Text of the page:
As a matter of fact, the Orioles have been searching for their 1B heir apparent to Rafael Palmeiro since Raffy left in 1999. They even tried to reverse the curse of Raffy by resigning him in 2004, but that didn't work out to well. Raffy's production dropped off a cliff after he signed with Baltimore in 2004 and then there was the whole steroids scandal in 2005.

So what to do about 1B? You're guess is as good as mine.

I am still trying to figure out what the f--- MacPhail was thinking when he signed Garrett Atkins to play 1B, or why he signed a stop-gap in the first place to pave the way for Brandon Snyder, who struggled in AAA last year. He hasn't fared any better in Norfolk this year either. Snyder currently sitting at a .586 OPS in Norfolk.

Rhyne Hughes made us feel all warm and fuzzy when he first came up a few weeks ago because he got some hits right away, but he is 2 for his last 15 and was never going to be the savior of the organization. He was a desperate fix for the struggling offense since Hughes was lighting it up at Norfolk when the Orioles were struggling to score more than 1 run a game.

Aside from a struggling Snyder and Hughes, you're forced to play Atkins and hope that he somehow catches fire and starts hitting like it's 2006. I personally think there is a better chance Jesus Christ descends from the heavens and punches a homeless woman.

After the year is up, Rays' 1B, Carlos Pena, is a free agent, and there is little chance he will re-sign with Tampa. Boston needs a 1B, but chances are they will trade for Adrian Gonzalez at some point this season. So that leaves the Orioles and maybe a couple other teams in the race for Pena. And with Boston likely out of the Pena race, the Orioles chances of signing him are that much better.

But will Andy MacPhail pony up the cash for a player who is likely to give you 2-3 more years of plus production at 1B? I don't know...it does go against his track record though. Instead of signing Carlos Pena, MacPhail would rather find the next Carlos Pena. It's why he signed Atkins.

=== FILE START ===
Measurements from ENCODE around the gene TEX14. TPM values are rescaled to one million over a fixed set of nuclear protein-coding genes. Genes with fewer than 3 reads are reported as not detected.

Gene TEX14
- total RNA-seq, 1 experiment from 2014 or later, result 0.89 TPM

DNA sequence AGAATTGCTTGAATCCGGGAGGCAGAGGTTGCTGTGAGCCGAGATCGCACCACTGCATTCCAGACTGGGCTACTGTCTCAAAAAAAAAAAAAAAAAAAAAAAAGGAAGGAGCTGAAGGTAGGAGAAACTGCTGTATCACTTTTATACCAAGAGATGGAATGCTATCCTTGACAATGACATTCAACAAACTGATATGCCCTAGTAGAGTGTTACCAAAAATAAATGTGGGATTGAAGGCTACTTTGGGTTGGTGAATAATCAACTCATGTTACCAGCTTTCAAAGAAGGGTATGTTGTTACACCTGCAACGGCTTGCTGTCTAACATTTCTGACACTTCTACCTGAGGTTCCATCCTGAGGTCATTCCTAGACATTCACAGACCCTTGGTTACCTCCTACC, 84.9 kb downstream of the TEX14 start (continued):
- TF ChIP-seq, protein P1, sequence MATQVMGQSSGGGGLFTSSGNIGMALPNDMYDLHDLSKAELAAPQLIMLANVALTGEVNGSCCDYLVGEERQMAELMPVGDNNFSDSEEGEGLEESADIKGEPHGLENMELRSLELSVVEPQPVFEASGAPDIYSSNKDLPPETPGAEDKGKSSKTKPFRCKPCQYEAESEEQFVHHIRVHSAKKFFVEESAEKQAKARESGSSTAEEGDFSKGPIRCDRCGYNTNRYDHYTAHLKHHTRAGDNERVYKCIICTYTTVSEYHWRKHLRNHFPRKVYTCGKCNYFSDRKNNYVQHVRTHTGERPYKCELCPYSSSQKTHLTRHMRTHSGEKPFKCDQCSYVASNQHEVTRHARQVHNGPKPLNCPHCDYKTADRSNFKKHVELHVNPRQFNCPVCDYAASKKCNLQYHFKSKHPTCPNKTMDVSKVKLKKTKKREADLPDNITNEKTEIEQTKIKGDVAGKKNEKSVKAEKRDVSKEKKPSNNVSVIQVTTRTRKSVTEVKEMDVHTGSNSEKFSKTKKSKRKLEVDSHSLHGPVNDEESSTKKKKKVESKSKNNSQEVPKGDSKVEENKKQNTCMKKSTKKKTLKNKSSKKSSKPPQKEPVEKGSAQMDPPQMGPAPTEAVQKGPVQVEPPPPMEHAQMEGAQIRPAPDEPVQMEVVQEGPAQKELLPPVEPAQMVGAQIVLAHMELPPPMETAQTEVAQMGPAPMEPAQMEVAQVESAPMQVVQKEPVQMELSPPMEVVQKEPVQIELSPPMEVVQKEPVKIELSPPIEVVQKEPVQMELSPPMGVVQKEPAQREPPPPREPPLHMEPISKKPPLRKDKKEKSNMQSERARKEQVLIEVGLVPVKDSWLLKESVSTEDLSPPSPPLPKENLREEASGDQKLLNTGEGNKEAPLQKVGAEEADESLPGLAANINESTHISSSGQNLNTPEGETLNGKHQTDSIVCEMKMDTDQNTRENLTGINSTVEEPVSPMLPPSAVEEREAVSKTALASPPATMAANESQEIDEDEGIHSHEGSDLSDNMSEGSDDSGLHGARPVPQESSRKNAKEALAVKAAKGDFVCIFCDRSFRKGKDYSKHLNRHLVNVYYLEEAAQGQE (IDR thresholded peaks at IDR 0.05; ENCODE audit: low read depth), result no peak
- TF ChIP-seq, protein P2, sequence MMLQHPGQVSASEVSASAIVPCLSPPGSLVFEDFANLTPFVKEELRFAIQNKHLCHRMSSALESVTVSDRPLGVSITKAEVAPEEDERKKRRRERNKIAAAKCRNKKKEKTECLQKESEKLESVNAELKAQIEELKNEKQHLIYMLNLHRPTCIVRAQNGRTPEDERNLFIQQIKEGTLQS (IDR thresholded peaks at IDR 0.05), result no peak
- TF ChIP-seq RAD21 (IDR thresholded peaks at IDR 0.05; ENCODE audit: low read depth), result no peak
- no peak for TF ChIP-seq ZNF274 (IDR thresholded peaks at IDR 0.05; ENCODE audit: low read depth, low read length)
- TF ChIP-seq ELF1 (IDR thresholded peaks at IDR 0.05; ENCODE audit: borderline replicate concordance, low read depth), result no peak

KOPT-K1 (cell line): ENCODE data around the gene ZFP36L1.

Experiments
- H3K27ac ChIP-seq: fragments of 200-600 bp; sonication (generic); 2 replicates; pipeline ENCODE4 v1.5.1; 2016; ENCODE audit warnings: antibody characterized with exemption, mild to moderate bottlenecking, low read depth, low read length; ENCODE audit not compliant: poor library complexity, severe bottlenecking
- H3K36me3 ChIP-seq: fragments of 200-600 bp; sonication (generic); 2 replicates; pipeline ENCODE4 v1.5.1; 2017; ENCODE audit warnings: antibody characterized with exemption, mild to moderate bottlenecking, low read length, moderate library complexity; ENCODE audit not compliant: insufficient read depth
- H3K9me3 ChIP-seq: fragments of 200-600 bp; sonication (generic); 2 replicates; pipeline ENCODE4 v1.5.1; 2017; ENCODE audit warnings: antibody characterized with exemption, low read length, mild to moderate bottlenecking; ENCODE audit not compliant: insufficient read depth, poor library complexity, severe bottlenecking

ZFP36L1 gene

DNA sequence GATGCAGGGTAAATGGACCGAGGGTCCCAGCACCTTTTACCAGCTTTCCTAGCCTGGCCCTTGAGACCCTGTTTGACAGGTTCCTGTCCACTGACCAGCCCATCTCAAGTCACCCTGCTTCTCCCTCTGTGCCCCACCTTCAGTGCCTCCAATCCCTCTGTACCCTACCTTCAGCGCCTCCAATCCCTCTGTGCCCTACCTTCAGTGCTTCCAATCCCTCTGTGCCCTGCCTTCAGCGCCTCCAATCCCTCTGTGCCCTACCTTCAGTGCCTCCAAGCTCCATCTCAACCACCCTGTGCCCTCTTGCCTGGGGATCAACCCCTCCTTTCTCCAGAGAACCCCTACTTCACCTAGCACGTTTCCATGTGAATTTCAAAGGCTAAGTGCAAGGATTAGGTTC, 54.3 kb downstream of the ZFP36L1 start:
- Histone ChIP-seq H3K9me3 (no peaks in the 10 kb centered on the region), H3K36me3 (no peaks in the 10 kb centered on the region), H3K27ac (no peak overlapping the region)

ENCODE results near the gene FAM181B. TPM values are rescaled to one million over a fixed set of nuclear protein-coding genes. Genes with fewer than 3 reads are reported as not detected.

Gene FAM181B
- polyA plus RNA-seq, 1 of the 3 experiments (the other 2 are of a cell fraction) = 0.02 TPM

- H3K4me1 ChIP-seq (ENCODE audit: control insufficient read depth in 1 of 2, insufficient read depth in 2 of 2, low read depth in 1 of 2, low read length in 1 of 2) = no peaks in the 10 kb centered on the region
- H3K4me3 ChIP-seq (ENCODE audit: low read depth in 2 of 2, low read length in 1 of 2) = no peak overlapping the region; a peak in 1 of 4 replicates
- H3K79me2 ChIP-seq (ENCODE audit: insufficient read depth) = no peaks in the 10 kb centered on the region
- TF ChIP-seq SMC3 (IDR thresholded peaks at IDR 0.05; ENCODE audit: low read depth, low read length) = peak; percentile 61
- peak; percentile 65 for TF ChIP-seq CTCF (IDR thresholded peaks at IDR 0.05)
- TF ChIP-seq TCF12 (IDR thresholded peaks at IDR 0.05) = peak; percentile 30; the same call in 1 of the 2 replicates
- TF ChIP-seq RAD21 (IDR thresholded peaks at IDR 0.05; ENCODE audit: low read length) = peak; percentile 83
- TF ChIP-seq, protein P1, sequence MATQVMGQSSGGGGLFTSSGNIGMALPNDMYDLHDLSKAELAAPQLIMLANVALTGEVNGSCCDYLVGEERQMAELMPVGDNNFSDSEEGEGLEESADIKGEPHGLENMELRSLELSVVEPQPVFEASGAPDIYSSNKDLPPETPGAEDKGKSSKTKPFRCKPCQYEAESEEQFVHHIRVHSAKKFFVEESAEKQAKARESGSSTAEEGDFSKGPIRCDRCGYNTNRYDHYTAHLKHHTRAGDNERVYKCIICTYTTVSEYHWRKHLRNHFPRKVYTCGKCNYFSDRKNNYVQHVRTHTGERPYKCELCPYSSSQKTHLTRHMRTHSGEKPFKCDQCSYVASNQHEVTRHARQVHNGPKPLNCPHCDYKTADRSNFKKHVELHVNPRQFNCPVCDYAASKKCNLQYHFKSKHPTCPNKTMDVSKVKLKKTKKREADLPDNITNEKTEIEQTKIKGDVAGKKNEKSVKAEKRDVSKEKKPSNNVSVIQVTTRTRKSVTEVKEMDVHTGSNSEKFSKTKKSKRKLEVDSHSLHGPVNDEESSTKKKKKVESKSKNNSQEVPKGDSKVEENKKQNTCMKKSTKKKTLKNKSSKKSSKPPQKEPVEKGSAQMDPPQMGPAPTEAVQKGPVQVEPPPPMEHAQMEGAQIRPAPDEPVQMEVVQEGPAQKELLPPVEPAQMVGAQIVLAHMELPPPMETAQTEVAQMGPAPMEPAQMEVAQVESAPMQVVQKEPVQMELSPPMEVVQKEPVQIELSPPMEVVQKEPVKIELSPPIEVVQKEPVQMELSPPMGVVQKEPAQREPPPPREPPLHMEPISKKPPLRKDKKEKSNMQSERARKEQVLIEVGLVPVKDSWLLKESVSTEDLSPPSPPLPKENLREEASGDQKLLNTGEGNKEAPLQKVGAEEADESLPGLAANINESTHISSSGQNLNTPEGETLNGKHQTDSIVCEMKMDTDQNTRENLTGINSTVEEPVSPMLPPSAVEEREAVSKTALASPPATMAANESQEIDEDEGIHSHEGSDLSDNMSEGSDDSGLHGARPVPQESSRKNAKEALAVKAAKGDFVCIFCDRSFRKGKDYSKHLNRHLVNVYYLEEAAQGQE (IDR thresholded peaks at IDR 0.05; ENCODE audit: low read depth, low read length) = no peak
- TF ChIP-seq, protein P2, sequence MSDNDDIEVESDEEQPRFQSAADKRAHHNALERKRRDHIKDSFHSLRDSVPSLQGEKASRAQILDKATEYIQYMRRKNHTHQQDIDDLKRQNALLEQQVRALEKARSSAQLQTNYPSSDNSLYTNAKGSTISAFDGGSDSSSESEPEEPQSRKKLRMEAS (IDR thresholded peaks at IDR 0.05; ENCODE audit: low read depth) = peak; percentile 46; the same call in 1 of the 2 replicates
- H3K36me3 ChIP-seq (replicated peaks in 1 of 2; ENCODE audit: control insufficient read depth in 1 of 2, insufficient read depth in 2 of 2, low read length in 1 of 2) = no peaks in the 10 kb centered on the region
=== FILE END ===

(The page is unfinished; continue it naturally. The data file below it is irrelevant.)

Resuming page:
What I do know is that it is beyond horrendous that the Orioles have gone so long without good production from the most powerful position on the field.

If MacPhail does only one thing this offseason, it should be plugging the massive hole we STILL have at 1B.

O's split with Twins

¿Qué pensaba cuando firmé el contrato para jugar con los Orioles otra vez?

At least it started off well.

Too bad it ended the same way most series' have ended for the Orioles this year.

The Orioles won 2-0 on Thursday night, reaping the benefits of a Brad Bergesen start that could have been pulled from any of his better 2009 starts. He went 6.2 IP, allowed 6 hits and 2 walks. Bergesen got lucky at times, with his pitches occasionally getting up in the zone, but in the end, it was great to see Bergesen back to his old self. The only runs scored were on a Ty Wigginton 2-run homerun and the game saw the return of Koji Uehara, who looks great coming out of the bullpen. He still throws strikes and challenges hitters to put his pitches in play. Refreshing.

Friday night's game was rained out, meaning that the O's and Twins played a day/night doubleheader on Saturday and right off the bat, it looked like it was going to be a long day of Orioles baseball. The O's got behind the Twins quickly, with Jeremy Guthrie allowing a first inning HR to Justin Morneau. And with the O's facing LHP ace Francisco Liriano, the 2-0 lead seemed insurmountable.

But wait. The Orioles did what they never do: they hit well with runners in scoring position. They rallied back to beat Liriano and the Twins, 7-3. Guthrie got his first win of the season. And the Oriole bats looked like they had finally awakened.


In the next game, Scott Baker and his 5.35 ERA (at the start of the game) stifled the Oriole bats. Baker went 8 IP, allowed 3 hits and a Luke Scott homerun was the O's only run of the night. Kevin Millwood pitcher another solid game, going 7 IP, allowing 3 ER, but failed to get any run support. O's lose 6-1 and Millwood is still winless on the season despite a respectable 3.26 ERA on the season.

And on Sunday, with the O's having a good chance to take an impressive 3 out of 4 games from the Twins with Brian Matusz on the mound, the Orioles again, failed to score runs, losing 6-0. Brian Matusz was also roughed up, going only 3.2 IP and allowing 6 ER.

So, the Orioles return home to Baltimore after a dismal 2-5 road trip. Yes, they played the Yankees and the Twins. But they failed to score runs for the millionth time this season.

When are the bats going to heat up? I don't think they ever will. Maybe I am being a pessimist, but this offense is anemic. Even at their best they'd still be mediocre.